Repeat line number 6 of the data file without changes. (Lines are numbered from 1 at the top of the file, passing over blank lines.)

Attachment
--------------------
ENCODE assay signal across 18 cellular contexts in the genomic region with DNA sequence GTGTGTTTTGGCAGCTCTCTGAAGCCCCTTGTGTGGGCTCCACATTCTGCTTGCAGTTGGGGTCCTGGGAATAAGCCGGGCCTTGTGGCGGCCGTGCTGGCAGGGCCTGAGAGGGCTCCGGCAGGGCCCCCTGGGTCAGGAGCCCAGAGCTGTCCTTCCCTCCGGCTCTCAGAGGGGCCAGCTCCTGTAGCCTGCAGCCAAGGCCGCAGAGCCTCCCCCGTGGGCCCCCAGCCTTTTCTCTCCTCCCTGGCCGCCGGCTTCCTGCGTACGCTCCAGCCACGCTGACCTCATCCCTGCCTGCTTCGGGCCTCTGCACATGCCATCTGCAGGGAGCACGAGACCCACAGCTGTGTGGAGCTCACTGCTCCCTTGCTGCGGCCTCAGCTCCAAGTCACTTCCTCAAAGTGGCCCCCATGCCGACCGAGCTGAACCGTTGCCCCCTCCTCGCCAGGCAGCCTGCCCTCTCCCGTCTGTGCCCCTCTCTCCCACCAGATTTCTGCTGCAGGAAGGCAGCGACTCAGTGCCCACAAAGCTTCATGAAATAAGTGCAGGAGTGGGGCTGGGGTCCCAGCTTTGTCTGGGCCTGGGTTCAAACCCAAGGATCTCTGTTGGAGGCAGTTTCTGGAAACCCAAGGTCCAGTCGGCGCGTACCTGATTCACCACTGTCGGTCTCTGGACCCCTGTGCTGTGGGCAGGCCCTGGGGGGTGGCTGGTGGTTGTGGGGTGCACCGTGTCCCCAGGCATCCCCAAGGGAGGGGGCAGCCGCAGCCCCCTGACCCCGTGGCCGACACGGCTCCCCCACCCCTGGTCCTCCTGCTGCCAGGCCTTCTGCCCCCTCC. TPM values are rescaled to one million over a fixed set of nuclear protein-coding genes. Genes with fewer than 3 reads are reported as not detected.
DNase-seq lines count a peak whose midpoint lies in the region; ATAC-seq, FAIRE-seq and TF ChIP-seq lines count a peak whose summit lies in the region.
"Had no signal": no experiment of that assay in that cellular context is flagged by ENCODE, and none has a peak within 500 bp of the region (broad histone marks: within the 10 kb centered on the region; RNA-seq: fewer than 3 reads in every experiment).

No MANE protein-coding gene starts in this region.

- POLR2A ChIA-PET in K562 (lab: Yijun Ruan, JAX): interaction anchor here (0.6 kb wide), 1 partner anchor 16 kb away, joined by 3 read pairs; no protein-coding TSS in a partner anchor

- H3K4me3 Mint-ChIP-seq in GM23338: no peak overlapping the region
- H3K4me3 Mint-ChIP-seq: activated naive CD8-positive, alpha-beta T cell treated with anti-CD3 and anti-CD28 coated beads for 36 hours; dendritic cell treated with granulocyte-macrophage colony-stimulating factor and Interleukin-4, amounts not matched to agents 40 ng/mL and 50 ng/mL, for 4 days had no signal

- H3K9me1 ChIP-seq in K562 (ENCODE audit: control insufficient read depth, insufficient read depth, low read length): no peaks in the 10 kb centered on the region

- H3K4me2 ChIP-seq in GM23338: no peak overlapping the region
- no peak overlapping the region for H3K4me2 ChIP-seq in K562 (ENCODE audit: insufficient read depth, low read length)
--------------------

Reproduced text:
- H3K4me3 Mint-ChIP-seq in GM23338: no peak overlapping the region